The University of Toronto’s Student Newspaper Since 1880

Share on facebook
Share on twitter
Share on email

‘Blues in Commerce’: a new support community for student athletes in Rotman Commerce

Co-founders discuss inspiration, creating the group during the pandemic
Share on facebook
Share on twitter
Share on email
Katie Gay (left) and Everett Smith (right) are the co-founders of the student group Blues in Commerce. PHOTO COURTESY OF KATIE GAY AND EVERETT SMITH
Katie Gay (left) and Everett Smith (right) are the co-founders of the student group Blues in Commerce. PHOTO COURTESY OF KATIE GAY AND EVERETT SMITH

Being a Rotman Commerce student can be challenging and time-consuming — and so can being a Varsity Blues student athlete who spends many hours practicing with their team. Doing both at the same time can be overwhelming. 

That’s why Rotman students Everett Smith and Katie Gay co-founded ‘Blues in Commerce,’ a student club that creates a space and support system for Rotman students who are also Varsity athletes. Smith is an athlete on the swimming team, and Gay is the captain of the women’s rowing team. 

The Varsity spoke with Gay and Smith about what motivated them to start the club, how they went about it, and what they hope to achieve with their mission. 

The beginning of Blues in Commerce

Smith and Gay’s main goal was to create a group to support students in two challenging programs and to connect people through mentorship, networking opportunities, and by creating study spaces. They felt that creating a personal space for Rotman student athletes was particularly important in the COVID-19 era, especially for first-years who hadn’t had the opportunity to meet their teammates and peers in person yet.

“I remember when I was in my first and second year, when you go to Rotman, everyone’s such a good student, and on top of that, you are committed to a team, where they might require you to wake up super early, go to practices,” recalled Gay.

When asked about the motivation behind starting Blues in Commerce, she added, “I just remember being so overwhelmed, and it didn’t seem like anyone around me had the same kind of issues.”

Smith, who faced similar challenges, came up with the idea for the club during his first two years at U of T and got the ball rolling to create it during his third year. He and Gay started working on the necessary steps to create the club last November. They met with Rotman administration, who supported them in their endeavour to create this community. They hosted their first event in January 2021, which was attended by approximately 25 people. Other members of the club’s executive team include baseball player Jack Hewitt and hockey players Riley Bruce and Fred Foulem.

Events during this past year

The executive team divided their events into various types. The first is corporate outreach, which consists of guest speaker events. So far, their guest speakers have been baseball player and MBA student Josh Graham and former swimmer Zach Chetrat, who is now at a private equity firm.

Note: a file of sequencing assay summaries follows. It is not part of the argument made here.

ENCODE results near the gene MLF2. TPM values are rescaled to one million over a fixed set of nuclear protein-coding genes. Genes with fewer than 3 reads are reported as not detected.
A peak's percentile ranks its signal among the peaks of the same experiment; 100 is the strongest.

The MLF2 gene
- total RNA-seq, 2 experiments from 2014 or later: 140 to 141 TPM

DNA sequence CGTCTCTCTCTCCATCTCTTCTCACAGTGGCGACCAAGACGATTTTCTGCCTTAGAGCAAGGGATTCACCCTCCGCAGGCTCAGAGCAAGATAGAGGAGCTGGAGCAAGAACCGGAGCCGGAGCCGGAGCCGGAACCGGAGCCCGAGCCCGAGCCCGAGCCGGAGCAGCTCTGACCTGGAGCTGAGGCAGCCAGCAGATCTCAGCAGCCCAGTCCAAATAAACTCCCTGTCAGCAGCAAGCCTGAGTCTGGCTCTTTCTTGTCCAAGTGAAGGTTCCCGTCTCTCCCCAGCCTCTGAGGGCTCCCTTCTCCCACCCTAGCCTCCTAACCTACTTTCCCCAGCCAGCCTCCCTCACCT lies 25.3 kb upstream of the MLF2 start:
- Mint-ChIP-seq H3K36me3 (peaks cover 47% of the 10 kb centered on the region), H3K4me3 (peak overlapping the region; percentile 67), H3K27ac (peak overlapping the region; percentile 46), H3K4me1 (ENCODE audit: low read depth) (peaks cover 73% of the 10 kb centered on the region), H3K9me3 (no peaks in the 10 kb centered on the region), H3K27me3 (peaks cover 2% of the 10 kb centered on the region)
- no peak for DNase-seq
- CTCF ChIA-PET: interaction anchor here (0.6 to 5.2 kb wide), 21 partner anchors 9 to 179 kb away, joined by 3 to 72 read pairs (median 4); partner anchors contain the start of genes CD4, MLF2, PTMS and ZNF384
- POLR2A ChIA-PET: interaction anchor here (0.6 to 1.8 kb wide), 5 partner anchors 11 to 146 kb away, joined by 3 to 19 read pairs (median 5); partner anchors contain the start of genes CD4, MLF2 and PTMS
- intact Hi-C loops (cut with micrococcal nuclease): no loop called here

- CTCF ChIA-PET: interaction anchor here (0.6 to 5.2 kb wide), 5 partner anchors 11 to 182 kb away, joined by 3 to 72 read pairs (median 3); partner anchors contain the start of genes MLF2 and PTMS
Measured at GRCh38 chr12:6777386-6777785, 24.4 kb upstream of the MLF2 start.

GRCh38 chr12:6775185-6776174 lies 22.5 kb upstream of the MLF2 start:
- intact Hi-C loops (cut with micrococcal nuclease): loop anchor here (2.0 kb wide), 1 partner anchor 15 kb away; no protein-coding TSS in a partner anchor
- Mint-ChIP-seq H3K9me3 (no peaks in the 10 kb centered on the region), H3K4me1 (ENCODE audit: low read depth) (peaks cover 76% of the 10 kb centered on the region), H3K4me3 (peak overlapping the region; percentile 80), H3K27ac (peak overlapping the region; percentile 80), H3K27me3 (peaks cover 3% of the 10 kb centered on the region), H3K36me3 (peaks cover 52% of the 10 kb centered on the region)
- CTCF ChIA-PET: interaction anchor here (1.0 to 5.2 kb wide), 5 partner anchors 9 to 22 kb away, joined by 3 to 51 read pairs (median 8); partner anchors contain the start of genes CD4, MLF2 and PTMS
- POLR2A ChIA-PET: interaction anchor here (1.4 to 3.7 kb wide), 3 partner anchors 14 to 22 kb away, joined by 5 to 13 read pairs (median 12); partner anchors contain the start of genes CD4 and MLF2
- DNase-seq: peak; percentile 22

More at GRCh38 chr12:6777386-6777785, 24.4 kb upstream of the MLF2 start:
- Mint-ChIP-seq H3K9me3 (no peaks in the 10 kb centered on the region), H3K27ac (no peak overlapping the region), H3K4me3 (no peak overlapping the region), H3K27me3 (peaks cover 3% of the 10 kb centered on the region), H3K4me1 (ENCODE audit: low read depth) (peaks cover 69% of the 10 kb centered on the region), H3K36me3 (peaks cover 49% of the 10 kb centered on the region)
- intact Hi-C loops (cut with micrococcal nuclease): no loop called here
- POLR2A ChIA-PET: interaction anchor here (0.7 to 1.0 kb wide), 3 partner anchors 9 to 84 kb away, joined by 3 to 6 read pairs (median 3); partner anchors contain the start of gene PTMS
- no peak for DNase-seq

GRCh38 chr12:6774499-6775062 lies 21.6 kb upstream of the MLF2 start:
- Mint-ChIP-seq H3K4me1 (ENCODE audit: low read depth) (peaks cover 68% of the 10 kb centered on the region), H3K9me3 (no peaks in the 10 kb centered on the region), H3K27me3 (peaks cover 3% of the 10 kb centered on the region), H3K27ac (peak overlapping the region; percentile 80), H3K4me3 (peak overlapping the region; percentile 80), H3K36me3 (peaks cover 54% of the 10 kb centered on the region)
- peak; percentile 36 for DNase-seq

They also held study sessions, which acted as a low pressure environment for students to discuss their course content; and skill-building sessions, which focused on résumé building, writing a cover letter, and curating a professional LinkedIn profile. Additionally, they held general discussions for students to connect with each other on a more personal level.

There were challenges that came with inaugurating a club during a pandemic. The biggest concern that Gay and Smith had was that people may have Zoom fatigue. It was a challenge to only be able to reach out to fellow athletes on social media and to not be able to talk to them face to face.

Despite these challenges, Gay and Smith’s brainchild has been a success, and they’ve been to reach and help a number of students. One of those students is first-year football player Charlie Polet, who wrote in an email to The Varsity, “Blues in Commerce was a welcoming environment filled with people who genuinely cared for me as a student, an athlete, and a person.” 

“I think a really important takeaway from Blues in Commerce this year was the fact that we really exceeded our expectations. And it was, not to sound cheesy, kind of an underdog story. It’s so hard to get people involved in a pandemic,” said Smith.

Future goals

One metric by which the group wants to measure its success is how much it can increase the number of Rotman students that are invited to the Academic Excellence Breakfast hosted by the Varsity Blues. The event is meant to honour Varsity student athletes with an academic average of 80 per cent or above in the past academic year. 

Through tutoring support, mentorship and networking opportunities, Smith said that the club wants to provide “a metaphorical hand to hold” to students who are in both programs.

The group also intends to hold in-person events next year and increase its presence by involving more student athletes in Rotman Commerce.